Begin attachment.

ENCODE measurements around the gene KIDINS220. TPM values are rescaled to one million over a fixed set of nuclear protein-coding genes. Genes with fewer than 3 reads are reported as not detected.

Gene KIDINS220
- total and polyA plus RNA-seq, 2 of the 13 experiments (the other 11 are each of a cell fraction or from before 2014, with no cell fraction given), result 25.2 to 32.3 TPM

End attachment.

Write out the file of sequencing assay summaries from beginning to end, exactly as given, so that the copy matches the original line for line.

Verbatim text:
ENCODE measurements around the gene KIDINS220. TPM values are rescaled to one million over a fixed set of nuclear protein-coding genes. Genes with fewer than 3 reads are reported as not detected.

Gene KIDINS220
- total and polyA plus RNA-seq, 2 of the 13 experiments (the other 11 are each of a cell fraction or from before 2014, with no cell fraction given), result 25.2 to 32.3 TPM